Wednesday, November 02, 2022

Cocoa/cacao? More like tomay-to/tomah-to, court rules

Lee v. Mondelez Int’l, Inc., 2022 WL 16555586, No. 22-cv-1127 (LJL) (S.D.N.Y. Oct. 28, 2022)

Lee sued over Green & Black’s dark chocolate products, which advertise specific percentages of “cacao” on their front label, such as 60%, 70%, and 85% cacao. The front labels also announce that the products are “made with the finest Trinitario cacao beans” or “fine Trinitario cacao beans.” The ingredients list, however, refers to chocolate, chocolate liquor, cocoa butter, or cocoa. Lee argued that cacao, the unprocessed/unroasted form, is more nutritious than cocoa, and so the advertising of “cacao” on the front was false.

The court found that claims under NY’s GBL (and DC’s similar statute) and common-law fraud were not preempted by the FDCA, but that deceptiveness to a reasonable consumer was not plausibly pled.

The court noted that “the FDA often conflates cacao and cocoa,” which meant that it hadn’t specified a standard of identity/ruled on whether there was a difference (helpful to Lee for preemption purposes) but which also reinforced the idea that there was no particular reason to think that consumers would distinguish them either. The FDA’s conflation was “ ‘persuasive evidence of the meaning of the label’ in the cacao context—namely, that the two terms have been treated as interchangeable, and that use of the word ‘cacao’ in lieu of ‘cocoa’ is not misleading or necessarily based on the level of processing.”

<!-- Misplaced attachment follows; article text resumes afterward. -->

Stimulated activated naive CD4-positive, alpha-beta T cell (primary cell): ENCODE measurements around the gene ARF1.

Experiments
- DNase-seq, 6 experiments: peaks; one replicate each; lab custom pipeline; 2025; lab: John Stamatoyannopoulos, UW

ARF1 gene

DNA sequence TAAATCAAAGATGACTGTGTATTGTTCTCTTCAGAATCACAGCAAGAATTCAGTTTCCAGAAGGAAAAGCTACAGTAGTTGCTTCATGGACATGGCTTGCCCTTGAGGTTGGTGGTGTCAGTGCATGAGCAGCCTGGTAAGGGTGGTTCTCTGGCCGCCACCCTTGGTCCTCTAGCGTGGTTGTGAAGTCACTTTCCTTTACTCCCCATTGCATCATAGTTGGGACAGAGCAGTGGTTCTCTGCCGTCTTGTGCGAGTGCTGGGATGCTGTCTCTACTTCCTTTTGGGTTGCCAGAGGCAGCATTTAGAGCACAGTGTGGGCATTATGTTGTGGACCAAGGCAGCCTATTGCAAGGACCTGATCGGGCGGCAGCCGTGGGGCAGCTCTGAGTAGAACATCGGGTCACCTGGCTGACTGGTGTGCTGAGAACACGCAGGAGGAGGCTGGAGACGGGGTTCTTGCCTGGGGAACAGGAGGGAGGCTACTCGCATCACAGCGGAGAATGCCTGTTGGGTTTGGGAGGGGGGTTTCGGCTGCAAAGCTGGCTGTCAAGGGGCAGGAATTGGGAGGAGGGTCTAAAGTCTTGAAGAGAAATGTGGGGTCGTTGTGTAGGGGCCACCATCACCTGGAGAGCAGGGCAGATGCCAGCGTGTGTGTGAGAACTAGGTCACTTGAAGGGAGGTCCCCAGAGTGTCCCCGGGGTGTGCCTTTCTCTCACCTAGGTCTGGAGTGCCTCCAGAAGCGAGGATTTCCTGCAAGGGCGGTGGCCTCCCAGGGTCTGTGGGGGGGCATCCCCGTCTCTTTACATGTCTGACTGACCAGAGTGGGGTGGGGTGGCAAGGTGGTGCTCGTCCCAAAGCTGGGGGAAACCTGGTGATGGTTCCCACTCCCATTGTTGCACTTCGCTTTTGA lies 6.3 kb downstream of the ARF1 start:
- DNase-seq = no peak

More generally, Lee failed to allege that reasonable consumers would think that “cacao” meant unprocessed. In context, the language didn’t imply lack of processing; the use of “made with” rather suggested only that cacao was the source of an essential flavor ingredient. The percentages, in context, clearly conveyed how much of the bars were derived from cacao beans, not the nature of the processing the beans underwent or their nutritional value. “The placement of the percentage reference directly below the representation of ‘Trinitario cacao beans’ thus could only indicate to a reasonable consumer that the ‘x’ percentage of the Product is derived from the Trinitario cacao bean (as opposed to, for example, other ingredients, such as sugar or vanilla extract), not that the cacao remained in its raw unprocessed form.” Even if it was ambiguous, the ingredients list, containing “cocoa,” “chocolate liquor,” and “cocoa butter,” did not contradict but clarified the front label, dispelling any inference of deception, given that those things are all made from cacao products. Thus, there was nothing false about the claims.

Lee argued that reasonable consumers would understand references to percentages to refer to raw cacao, but his cited sources were mostly not about chocolate bars but products sold as powders, and they suggested that “when a manufacturer intends to refer to the cacao that has the health benefits Plaintiff claims he believed the Products to have, it refers to ‘raw cacao,’ or to ‘raw cacao powder’ or to ‘cacao nibs.’” Nor did he allege that his sources were widespread or otherwise connected to the understanding of the reasonable consumer. Two were product ads, one was a recipe directed at “those who cook” [apparently not the general consuming public these days], and only one was even apparently directed to the general public, and advocated the use of cacao powder and not the consumption of chocolate bars.

This conclusion also doomed both falsity and scienter for common law fraud; if the FDA didn’t distinguish, then it would be hard for Mondelez to have the necessary scienter.

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